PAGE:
“Let’s close our eyes, open our hearts, and experience a world of rich multisensory imagination.”
— Mana Hashimoto







Education Workshop | Performance | Audience Inclusion

Date: September 19, 2015
Location: Filomen M. D'Agostino Greenberg Music School at the Lighthouse, New York City (59th Street between Park and Lexington Avenues in Manhattan)
Target Audience: Children and youth
This dance presentation workshop is designed for blind and low vision children and youth of all levels of dance experience. In this workshop, Mana Hashimoto shares repertoire, discusses dance and blindness, and presents her original choreographed piece with pioneering touch performance and verbal description.







I had been a trained dancer for many years before I experienced complete vision lost in adulthood. However, I never had any thoughts that I couldn't dance anymore because of my blindness. After I lost my sight completely, I would still carry my dance shoes with me in my backpack wherever I went, hoping I could find a place to dance.  One day, a friend who was a contemporary dancer asked me if I wanted to take dance class together. My answer was "Yes!" of course.

We figured if I touched her body and observed the movements, I could learn the steps. We went to Broadway Dance Center in Manhattan, New York and took classic ballet class. I followed both my friend's body movements and the instructor's verbal guidance to learn the new steps. The door was open in front of me to step into the dance world again.

This door also opened another new world - a world of rich multisensory experience.

As I experimented and observed the way I re-learned dance through touch,I realized that seeing movements through my fingers brought me more direct information than I used to see with my physical eyes. I felt the dynamic of movements through people's spine, I could feel their energy flow, and I could feel their images they created in their mind. It was a rich and powerful way to experience human body and movements. In a way, it was more powerful than capturing people dance with eyes. I wondered, in this new world, there might be hidden possibilities for dance.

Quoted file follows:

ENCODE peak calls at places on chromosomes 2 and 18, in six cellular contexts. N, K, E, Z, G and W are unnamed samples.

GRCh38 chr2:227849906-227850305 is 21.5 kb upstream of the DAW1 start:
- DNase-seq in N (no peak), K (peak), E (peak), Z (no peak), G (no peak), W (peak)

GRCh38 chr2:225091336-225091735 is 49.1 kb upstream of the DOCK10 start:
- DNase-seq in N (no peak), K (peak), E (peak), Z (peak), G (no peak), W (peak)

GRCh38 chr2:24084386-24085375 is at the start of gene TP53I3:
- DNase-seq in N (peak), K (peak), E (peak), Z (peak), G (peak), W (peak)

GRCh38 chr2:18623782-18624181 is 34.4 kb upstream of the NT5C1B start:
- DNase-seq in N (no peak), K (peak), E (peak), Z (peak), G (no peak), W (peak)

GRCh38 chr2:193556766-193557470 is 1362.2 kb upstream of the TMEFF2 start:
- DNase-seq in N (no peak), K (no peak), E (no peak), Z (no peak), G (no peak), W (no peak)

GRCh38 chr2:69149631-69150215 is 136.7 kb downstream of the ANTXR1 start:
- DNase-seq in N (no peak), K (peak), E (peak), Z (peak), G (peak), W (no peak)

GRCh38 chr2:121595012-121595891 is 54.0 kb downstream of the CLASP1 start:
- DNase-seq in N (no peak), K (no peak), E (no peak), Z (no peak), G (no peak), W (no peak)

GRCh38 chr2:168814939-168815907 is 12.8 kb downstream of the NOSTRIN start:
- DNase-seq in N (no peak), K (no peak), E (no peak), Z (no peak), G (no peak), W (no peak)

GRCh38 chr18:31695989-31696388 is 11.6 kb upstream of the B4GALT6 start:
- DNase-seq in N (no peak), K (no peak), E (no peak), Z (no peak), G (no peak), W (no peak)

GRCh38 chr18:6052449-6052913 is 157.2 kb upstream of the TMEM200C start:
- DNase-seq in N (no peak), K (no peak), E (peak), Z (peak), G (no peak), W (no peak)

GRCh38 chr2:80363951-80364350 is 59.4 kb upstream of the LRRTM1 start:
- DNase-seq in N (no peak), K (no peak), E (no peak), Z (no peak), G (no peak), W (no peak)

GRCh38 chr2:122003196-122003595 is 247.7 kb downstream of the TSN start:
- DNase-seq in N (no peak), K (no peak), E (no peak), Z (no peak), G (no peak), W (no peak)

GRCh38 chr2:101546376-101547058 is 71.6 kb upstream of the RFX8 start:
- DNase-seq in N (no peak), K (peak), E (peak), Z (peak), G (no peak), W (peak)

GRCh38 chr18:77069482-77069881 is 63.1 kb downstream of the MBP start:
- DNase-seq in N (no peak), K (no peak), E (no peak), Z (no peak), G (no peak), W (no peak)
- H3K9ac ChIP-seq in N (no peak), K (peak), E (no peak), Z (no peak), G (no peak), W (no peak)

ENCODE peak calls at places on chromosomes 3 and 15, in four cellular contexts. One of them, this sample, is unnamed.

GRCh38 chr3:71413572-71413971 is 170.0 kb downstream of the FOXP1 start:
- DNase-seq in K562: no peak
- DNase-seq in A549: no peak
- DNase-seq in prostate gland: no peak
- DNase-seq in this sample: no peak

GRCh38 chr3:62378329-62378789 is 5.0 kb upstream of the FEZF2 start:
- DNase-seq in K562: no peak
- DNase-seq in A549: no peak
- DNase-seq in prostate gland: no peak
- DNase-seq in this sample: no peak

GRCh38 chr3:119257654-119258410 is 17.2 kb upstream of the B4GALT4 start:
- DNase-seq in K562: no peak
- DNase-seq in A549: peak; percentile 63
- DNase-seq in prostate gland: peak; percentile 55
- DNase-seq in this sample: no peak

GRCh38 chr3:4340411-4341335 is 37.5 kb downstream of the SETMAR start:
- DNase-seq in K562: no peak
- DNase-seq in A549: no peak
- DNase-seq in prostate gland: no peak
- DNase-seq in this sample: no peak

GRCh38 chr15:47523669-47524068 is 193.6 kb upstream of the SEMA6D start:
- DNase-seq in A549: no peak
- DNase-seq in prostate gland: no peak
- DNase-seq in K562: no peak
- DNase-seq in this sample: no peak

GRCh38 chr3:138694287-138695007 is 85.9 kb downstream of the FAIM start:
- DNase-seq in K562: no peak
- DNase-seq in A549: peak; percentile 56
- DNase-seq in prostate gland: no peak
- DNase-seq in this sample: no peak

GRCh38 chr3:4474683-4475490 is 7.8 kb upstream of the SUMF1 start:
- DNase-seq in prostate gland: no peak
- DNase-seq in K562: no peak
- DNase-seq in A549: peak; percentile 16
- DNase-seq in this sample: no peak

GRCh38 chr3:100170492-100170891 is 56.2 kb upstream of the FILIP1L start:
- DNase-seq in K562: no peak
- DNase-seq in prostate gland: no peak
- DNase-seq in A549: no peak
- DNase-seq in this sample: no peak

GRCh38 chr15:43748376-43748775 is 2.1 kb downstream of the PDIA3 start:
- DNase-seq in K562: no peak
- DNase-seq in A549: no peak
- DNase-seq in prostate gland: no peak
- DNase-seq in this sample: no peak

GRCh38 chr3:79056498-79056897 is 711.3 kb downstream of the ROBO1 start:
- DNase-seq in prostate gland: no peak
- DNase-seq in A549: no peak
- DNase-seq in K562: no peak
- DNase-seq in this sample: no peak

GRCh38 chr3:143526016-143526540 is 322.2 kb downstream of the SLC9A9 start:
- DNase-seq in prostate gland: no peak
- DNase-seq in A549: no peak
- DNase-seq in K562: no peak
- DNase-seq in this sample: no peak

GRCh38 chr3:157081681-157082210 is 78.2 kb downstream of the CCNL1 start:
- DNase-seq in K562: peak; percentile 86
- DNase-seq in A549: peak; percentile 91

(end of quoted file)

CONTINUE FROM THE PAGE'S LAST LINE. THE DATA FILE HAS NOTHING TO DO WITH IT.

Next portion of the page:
"What will happen if we close our eyes and open our hearts and dance?"

Can dance become a rich multi-sensory experience?

With this inspiration, I began the first Dance without Sight Workshop in 2009.  I am very grateful to the first group of sighted and non-sighted artists who were willing to give this a try.  In these workshops, sighted participants were asked to blindfold themselves to expand their creative horizon. Since then, I have given Dance without Sight workshops in many places.  By 2015, hundreds of people - both professional dancers and dance students and both blind and fully sighted, in New York, Chicago, California, Warsaw, Helsinki, Tokyo, Yokohama and other places have participated in Dance without Sight workshops.  


Today, I continue to produce solo contemporary dance performances to connect people of all abilities through dance. That is one of my goals for Dance without Sight. People with disabilities and diverse abilities are a key part that together weave the beautiful and multicultural fabric of our world, yet this group is often strangely absent from contemporary performances. I believe everywhere we all share a common human bond and in this spirit I use dance performances to share with the audience the blind experience, and in turn, I hope to inspire a fresh vision.


Together with our advisory board, we are working on creating more opportunities for blind and low vision audience to experience dance performances.  I am excited to explore ways to provide audio description for blind audience, incorporate verbal description in performances themselves to turn access into an art, and experiment with touch tour in the back stage collaborating with dance companies and theaters. 

If you also share my passion for dance, if you also believe we can turn the loss of eyesight into a gain in new artistic vision, for both dancers and the audience, then let's all close our eyes for a moment, open our hearts and join me in this world of rich multisensory experience. Together we can turn darkness into new light, turn dreams into reality and turn the needs of audience with disabilities into a fountain of inspiration for the dance field.

With love and warmth,
Mana Hashimoto
Founder, Dance without Sight